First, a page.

On May 13, 1861, Australian astronomer John Tebbutt discovered C/1861 J1, the Great Comet of 1861. C/1861 J1 is a long-period comet that was visible to the naked eye for approximately 3 months. It was categorized as a Great Comet, one of the eight greatest comets of the 19th century.
John Tebbutt – Becoming an Astronomer
John Tebbutt Tebbutt was born at Windsor, New South Wales, the only son of John Tebbutt, then a prosperous store keeper. His grandfather, John Tebbutt, a Middlesex man, married Ann Halfpenny in 1788, and emigrated to New South Wales with his wife and three children in 1801. He was first educated at the Church of England parish school and later at a private school. After his retirement, his father purchased some land east of Windsor. This later also became the site of John Tebbutt’s observatory. In 1853, at the age of nineteen, Tebbutt purchased a sextant and a copy of Norie’s Epitome of Navigation. Further, he had also the use of a “grandfather” clock, an “ordinary marine” telescope, and a celestial atlas. With this equipment he set out to explore the heavens. He verified the Sun’s rotation by making sketches of the spots, observed the comet of 1853 by aligning it with various stars, and calculated the solar eclipse of 1857, which, however, was unfortunately hidden by clouds. 
The Comet of 1861
On May 13, 1861, Tebutt discovered the 1861 comet. The young astronomer was acknowledged as the first discoverer of C/1861 J1 and the first computer of its approximate orbit. The long-period comet was visible to the naked eye for approximately 3 months. It was magnitude 4, visible to the naked eye, and a month before perihelion (June 11). Before news of the discovery could reach the northern hemisphere, the comet itself appeared in northern skies. The first person in England to see it may have been William C. Burder, of Clifton, Bristol, who dashed off a letter to the Times on Sunday, June 30th.
“Sir – At 2.40 a.m. today I detected a brilliant comet near the north-west horizon. It was visible till 3.20 a.m….it appeared as bright as Capella and was favourably situated for the comparison. It was surrounded by a nebulous haze, but I saw no tail…The daylight put out the both the comet and Capella nearly at the same time; your readers will therefore consider this a proof that it is a brilliant object.“
A Great Comet
It was categorized as a Great Comet, one of the eight greatest comets of the 19th century, according to Donald Yeomans. After the first calculation of a parabolic orbit by Tebbutt shortly after its discovery, numerous other attempts to determine the orbital elements of the comet, among others by Maurice Loewy, John Russell Hind, Asaph Hall and Horace Parnell Tuttle, were soon followed by the availability of further observation data. These determined parabolic orbits, in one case also a hyperbolic orbit. In September 1861, Arthur von Auwers was the first to determine the true orbit of the comet as elliptical.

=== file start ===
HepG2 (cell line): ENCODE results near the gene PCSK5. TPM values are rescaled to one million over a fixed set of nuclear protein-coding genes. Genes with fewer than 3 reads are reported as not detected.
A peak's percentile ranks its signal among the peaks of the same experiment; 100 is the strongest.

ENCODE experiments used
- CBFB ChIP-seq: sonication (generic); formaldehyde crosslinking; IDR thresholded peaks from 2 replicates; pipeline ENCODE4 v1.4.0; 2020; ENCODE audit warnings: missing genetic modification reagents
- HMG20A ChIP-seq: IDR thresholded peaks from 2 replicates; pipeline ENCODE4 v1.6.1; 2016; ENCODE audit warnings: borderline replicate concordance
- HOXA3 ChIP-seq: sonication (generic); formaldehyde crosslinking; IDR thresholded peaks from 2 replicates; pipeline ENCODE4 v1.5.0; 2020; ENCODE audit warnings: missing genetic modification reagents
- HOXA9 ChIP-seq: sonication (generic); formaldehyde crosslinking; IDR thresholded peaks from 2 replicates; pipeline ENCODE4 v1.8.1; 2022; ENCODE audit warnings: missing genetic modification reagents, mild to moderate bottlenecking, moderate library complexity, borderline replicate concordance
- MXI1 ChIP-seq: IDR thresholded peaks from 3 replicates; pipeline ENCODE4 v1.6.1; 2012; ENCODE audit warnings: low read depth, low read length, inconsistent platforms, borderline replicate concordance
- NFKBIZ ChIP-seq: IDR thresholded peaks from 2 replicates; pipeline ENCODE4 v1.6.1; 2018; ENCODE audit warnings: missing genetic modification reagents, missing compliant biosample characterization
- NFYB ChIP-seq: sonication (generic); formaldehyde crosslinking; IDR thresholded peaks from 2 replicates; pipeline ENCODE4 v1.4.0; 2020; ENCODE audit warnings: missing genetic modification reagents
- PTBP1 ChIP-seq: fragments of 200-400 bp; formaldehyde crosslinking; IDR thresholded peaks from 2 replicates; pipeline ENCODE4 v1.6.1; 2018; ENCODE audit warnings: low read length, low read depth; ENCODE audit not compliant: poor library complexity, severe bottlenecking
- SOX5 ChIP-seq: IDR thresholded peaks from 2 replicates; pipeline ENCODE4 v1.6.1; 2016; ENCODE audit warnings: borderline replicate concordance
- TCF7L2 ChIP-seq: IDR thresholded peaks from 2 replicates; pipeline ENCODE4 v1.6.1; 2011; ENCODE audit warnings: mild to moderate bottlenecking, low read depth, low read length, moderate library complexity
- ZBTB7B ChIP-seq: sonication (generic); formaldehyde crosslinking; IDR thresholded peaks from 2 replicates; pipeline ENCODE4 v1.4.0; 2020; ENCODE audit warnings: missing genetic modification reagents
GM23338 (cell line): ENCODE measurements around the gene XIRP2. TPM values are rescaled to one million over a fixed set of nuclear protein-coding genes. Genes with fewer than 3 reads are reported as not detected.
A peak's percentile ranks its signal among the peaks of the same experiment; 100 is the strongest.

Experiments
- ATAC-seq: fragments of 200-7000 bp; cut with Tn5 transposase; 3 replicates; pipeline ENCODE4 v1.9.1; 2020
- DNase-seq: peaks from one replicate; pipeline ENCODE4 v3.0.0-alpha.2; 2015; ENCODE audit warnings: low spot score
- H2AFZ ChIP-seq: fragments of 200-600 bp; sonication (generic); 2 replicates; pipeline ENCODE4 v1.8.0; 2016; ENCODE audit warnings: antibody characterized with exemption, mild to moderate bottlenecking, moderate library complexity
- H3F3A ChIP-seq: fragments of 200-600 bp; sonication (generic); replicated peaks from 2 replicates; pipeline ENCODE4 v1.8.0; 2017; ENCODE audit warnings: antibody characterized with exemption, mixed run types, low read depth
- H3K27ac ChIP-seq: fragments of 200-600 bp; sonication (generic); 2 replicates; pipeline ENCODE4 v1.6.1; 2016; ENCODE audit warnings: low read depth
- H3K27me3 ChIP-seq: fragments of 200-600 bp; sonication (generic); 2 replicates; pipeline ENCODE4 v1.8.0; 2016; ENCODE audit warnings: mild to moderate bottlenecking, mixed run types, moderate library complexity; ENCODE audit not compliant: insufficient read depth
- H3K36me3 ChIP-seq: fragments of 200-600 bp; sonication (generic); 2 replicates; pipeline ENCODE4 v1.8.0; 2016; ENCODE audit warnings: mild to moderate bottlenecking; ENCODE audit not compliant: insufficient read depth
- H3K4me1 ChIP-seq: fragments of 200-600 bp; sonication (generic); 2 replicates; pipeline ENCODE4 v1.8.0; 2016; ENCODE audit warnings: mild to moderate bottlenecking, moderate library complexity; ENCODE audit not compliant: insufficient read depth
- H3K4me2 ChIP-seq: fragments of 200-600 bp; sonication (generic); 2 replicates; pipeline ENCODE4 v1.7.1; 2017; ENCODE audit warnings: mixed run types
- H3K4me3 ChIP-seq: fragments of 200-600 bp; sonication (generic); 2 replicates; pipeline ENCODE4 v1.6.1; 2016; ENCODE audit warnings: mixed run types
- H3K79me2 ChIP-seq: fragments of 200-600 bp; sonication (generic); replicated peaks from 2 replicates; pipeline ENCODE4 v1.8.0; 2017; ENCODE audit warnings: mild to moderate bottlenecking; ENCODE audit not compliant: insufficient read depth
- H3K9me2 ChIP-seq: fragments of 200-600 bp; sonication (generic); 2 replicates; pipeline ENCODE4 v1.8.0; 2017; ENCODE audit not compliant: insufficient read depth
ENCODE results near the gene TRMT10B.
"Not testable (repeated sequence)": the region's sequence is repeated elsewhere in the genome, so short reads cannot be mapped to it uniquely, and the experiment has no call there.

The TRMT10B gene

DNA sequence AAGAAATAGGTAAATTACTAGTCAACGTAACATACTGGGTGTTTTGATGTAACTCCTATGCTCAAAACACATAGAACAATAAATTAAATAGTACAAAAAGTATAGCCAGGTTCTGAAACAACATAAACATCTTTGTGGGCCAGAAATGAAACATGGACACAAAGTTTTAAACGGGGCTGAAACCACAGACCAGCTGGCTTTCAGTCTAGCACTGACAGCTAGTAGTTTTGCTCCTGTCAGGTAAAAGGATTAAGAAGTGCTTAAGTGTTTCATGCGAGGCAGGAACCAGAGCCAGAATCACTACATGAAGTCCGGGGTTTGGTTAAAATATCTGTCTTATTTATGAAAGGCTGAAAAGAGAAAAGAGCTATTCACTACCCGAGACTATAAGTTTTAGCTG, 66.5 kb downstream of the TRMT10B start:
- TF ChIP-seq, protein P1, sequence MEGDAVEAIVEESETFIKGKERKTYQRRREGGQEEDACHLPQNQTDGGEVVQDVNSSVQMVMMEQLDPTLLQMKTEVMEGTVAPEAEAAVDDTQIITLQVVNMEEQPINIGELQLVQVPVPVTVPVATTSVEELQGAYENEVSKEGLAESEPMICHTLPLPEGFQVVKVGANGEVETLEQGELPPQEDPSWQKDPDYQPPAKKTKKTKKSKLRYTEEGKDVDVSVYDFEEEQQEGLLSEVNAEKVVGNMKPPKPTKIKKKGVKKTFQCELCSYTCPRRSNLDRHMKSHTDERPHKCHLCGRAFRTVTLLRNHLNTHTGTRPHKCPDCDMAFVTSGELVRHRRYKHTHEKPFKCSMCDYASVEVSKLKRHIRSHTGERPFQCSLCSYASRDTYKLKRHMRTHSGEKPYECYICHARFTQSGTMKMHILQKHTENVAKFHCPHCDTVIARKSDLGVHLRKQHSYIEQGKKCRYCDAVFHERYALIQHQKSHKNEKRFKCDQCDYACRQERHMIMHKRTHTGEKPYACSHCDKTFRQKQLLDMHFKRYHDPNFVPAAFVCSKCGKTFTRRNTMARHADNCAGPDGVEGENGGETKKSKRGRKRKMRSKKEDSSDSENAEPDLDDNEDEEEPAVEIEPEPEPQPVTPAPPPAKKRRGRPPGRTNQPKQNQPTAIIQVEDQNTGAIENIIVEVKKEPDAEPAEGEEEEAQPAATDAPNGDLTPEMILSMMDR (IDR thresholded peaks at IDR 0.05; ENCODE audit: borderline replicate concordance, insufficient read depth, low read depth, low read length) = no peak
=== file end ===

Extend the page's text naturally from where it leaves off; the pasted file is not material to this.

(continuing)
The Shortest Orbit Time of all Great Comets
The comet made its closest approach to the Earth at a distance of 0.1326 AU. At that time, it was estimated to be between magnitude 0 and −2 with a tail of over 90 degrees. C/1861 J1 could even cast shadows at night, and the famous comet observer J. F. Julius Schmidt watched in awe as the great comet C/1861 J1 cast shadows on the walls of the Athens Observatory. When the comet had already disappeared again, orbital elements could be calculated that covered the entire time of its visibility. In 1880 Heinrich Kreutz finally determined orbit parameters of the comet from 1159 observation data over a period of 339 days, which indicate an orbital period of 409 years. The comet thus has the shortest orbit time of all Great Comets after Halley’s comet. For the comet an elliptical orbit could be determined, which is inclined by almost 90° against the ecliptic. The orbit of the comet thus stands almost vertically on the orbital plane of the earth. In the nearest point of the orbit (perihelion), which the comet passed on 12 June 1861, it was in the area between the orbits of Venus and Earth with a solar distance of about 123.0 million km.
In 1864 Tebbutt built a small observatory close to his father’s residence on his own. Tebbutt installed his instruments consisting of his 3¼-inch telescope, a two-inch transit instrument, and an eight-day half-seconds box-chronometer. Four years later, he published his meteorological observations titled ‘Meteorological Observations made at the Private Observatory of John Tebbutt,Jnr.‘ For the next 30 years, John Tebbutt continued publishing his records and published a series of papers in the Monthly Notices of the Royal Astronomical Society of London, in the Astronomical Register, London, and in the Journal and Proceedings of the Royal Society of New South Wales. In 1881, Tebbutt discovered C/1881 K1, another great comet. He published his work in 1887 History and Description of Mr Tebbutt’s Observatory, and followed this with a yearly Report for about 15 years. John Tebbutt was elected first president of a branch of the British Astronomical Association which was established at Sydney. In 1904, Tebbutt decided to retire from systematic astronomical work at the age of seventy.
John Tebbutt died at Windsor on 29 November 1916. He was commemorated on the reverse side of the Australian one hundred-dollar note.
At yovisto academic video search you can learn more about Comets and Meteors in a lecture by Robert Nemiroff.
References and Further Reading:
-  John Tebbutt and the Founding of the Windsor Observatory
-  John Tebbutt at the Biographical Encyclopedia of Astronomers
-  Australia’s Great Comet Hunter
-  John Tebbutt at Wikidata
-  The Comet of 1861, Gallery of Natural Phenomena
-  Asaph Hall’s Achievements in Astronomy, SciHi Blog
-  H. H. T.: Tebbutt, John. Monthly Notices of the Royal Astronomical Society, Vol. 78 (1918), S. 252
-  Timeline of Discoverers of Comets, via DBpedia and Wikidata